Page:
A City committee has begun to explore alternate ways to respond to emergency service calls now handled by the Evanston Police Department.

At the Aug. 3 City Council Human Services Committee meeting, Ald. Eleanor Revelle, 7th Ward, currently the Committee’s chairperson, pointed to a service model that was pioneered 30 years ago in Eugene, Ore., and is now being used in a number of other cities around the country.

And “what these cities have found,” she reported to the Committee , “is as they examine their 911 calls for service, they found that actually a majority of the calls do not require response from a sworn officer.”

Rather, she said, the calls more  often concern “non-criminal, non-violent situations, perhaps involving a mental illness issue, homelessness, substance abuse, intoxication.

“And so what the model calls for then is an alternative response — a two-person team in many cases, with a mental health professional and someone with a medical background. And so that team is sent to handle this particular situation,” she said, expressing hope the City would study the model further.

The talks are the first full-fledged discussions by City officials, following demonstrations the past few months, with a group of mostly young protesters calling for the City to “defund” the police department, maintaining other agencies are better qualified to provide certain services. A number of representatives from City departments and outside agencies weighed in at the meeting, including Police Chief Demitrous Cook and Fire Chief Brian Scott on the viability of moving to a new system.

Chief Cook spoke in support of the proactive approach Evanston was taking to the issue.

“Even though we're not necessarily having a lot of the issues that they have in other departments,” he told Committee members, “it is still time for us to look at law enforcement in general and say, what can we do better as a law enforcement agency to stay ahead of the curve.”

Christopher Voss, the Evanston Police Department’s Assistant Communications Director, said 911 calls received through the station generally are either fire-medical or police related.

The Department does not call in victim advocates or social workers or youth organizations at that stage, he told Committee members. “We use our resources through the Evanston police department.”

He noted  that emergency situations need quick responses with  personnel trained to handle the situation.

“That's why we have CIT- [Crisis Intervention Team] trained officers, as well as CIT trained dispatchers.”

Chief Cook also emphasized the special training Evanston police receive, drawing comparisons with the Eugene model.

He estimated that close to 90 of the department’s 140 officers are CIT trained in courses designed to improve the way law enforcement and the community respond to people experiencing mental health crisis.

“We've had police officers talk people out of suicide, because of their training. We've had them in the neighborhood, calming a neighborhood after violence, and we continue to train people in that area,” he said.

Even if the City were to turn to resources outside the department, “I think we do need here [to continue] training and to maintain a staffing level that's commensurate with a town of this size,” he told Committee members. “This is a big city. And we have big-city issues. And we need to be as diverse as possible and provide good clean police service at this time.”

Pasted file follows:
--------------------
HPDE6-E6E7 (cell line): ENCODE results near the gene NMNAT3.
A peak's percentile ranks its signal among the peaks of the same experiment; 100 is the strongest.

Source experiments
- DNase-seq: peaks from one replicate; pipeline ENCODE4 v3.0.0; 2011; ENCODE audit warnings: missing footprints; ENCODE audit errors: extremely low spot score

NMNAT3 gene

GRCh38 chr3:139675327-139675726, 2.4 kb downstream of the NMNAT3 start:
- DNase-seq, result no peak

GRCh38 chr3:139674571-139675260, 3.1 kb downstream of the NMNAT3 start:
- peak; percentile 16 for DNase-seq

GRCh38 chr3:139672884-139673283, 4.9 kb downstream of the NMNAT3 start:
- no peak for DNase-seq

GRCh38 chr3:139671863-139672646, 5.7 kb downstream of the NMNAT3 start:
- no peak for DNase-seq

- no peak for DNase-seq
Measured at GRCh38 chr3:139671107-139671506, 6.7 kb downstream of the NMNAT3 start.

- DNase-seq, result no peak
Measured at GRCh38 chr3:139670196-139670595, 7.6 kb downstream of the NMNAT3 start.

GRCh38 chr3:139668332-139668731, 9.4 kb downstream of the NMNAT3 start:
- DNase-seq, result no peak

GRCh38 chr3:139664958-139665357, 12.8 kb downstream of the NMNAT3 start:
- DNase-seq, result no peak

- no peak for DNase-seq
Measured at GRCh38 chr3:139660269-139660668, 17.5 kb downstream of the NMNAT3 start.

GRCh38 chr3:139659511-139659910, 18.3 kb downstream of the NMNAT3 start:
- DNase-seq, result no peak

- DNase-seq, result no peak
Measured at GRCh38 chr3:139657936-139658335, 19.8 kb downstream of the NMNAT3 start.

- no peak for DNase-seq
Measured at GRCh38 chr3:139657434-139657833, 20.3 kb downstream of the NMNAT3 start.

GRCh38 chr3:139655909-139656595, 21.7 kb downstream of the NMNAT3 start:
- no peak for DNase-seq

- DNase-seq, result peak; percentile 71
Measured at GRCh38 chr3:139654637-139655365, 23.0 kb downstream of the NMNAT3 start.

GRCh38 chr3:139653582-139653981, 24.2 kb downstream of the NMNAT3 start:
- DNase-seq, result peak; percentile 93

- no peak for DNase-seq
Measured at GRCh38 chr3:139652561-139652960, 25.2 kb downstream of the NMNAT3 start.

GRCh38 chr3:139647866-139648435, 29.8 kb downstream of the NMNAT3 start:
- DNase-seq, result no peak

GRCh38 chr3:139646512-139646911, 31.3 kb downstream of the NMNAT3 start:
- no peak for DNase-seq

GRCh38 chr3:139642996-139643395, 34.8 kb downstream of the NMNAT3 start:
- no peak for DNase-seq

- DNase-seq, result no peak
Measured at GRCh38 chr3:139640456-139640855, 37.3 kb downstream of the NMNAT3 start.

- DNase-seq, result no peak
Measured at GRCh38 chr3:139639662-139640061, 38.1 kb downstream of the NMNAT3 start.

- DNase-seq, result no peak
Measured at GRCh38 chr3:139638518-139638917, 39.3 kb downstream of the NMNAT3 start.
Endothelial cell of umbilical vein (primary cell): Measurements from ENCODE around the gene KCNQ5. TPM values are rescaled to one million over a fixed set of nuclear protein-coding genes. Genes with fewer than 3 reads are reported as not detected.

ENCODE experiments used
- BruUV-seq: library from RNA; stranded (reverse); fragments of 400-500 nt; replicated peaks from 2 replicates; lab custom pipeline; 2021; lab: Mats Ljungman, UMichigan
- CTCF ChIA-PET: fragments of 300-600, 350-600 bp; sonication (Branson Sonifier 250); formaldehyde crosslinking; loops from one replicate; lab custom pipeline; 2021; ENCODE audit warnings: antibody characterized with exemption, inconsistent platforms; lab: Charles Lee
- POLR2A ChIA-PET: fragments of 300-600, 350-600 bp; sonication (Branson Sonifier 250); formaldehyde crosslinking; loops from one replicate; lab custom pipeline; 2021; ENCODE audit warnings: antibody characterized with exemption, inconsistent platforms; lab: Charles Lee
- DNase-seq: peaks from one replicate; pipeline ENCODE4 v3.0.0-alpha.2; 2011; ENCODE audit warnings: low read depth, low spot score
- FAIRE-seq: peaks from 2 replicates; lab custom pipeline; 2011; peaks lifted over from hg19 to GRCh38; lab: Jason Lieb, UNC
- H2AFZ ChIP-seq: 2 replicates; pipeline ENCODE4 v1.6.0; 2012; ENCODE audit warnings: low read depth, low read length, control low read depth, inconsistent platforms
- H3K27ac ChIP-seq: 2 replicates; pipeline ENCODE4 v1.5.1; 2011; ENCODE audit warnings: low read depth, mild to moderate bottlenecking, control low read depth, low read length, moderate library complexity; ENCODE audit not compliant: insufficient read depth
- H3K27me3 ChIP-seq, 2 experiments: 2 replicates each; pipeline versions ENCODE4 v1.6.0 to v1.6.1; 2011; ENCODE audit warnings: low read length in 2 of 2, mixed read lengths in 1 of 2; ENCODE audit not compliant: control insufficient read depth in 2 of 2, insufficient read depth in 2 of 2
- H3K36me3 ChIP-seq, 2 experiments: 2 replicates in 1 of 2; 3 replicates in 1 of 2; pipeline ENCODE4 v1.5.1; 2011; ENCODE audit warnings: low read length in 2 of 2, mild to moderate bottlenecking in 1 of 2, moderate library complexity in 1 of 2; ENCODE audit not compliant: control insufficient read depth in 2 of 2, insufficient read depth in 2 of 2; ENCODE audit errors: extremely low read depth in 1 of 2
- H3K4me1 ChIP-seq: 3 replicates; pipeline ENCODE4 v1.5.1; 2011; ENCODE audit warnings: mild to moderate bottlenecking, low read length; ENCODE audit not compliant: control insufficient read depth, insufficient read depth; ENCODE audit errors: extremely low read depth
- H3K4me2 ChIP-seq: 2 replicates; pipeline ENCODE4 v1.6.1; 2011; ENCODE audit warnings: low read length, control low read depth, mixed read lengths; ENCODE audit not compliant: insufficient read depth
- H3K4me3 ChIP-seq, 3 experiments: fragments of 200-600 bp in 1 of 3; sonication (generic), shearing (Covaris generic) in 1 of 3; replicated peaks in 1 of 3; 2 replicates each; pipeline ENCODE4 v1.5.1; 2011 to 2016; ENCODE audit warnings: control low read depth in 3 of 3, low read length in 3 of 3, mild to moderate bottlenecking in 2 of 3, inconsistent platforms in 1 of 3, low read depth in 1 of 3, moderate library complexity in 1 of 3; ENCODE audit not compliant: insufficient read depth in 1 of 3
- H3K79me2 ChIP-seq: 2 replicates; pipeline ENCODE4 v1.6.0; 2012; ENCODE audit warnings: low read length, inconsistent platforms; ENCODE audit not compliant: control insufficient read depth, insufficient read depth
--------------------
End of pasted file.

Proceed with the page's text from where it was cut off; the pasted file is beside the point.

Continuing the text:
In his presentation, Fire Chief Scott told aldermen that the Eugene program reminded him of a program the Department launched in 2019, partnering with Amita Health Care and Saint Francis Hospital.

Under the Evanston Community Health Outreach (ECHO) program, the department’s firefighter/paramedics and nurses from the AMITA Health Saint Francis team, make home visits in an effort to focus on preventing emergency department readmissions,“ Chief Scott told the Committee. He said the health team in their visits also offer  health care system education, home safety inspections, as well as looking at social service referrals.

“And some of those things did relate to substance abuse and mental health,” he pointed out to the Committee.

The program initially started in Mesa, Ariz., in 2007, and Los Angeles has adopted it since then, he told Committee members. He said the program pairs up a fire department paramedic with a nurse, practitioner or physician's assistant, “and also at times even as a mental health professional where they can triage at the 911 Center,” he said.

In an Evanston version of the program, a call might come into 911, and the dispatcher would have the opportunity to send out the ECHO team to that address, Chief Scott confirmed at the meeting, which was held online because of social distancing constraints.



Chief Scott told aldermen that even before they began looking at alternate emergency responses, the department had held some preliminary discussions with Amita Health/St. Francis about expanding the program.

Alderman Cicely Fleming, 9th Ward, asked about the additional resources that would be necessary.

Chief Scott said if “we were to expand the program and go to a 24-hour model, it would most likely necessitate additional staffing. At this point, my discussions with Saint Francis are to what degree they [are] willing to fund the program. Will it be, you know, providing some of the nurse practitioner, nurse practitioners, providing the physician assistants and so forth? Would they be willing through their foundation maybe even to provide more funding at this point? I'm not sure, but there certainly could be a certain degree of financial incentive for the hospital because they'll have less people coming into their ER [Emergency Room] unnecessarily.”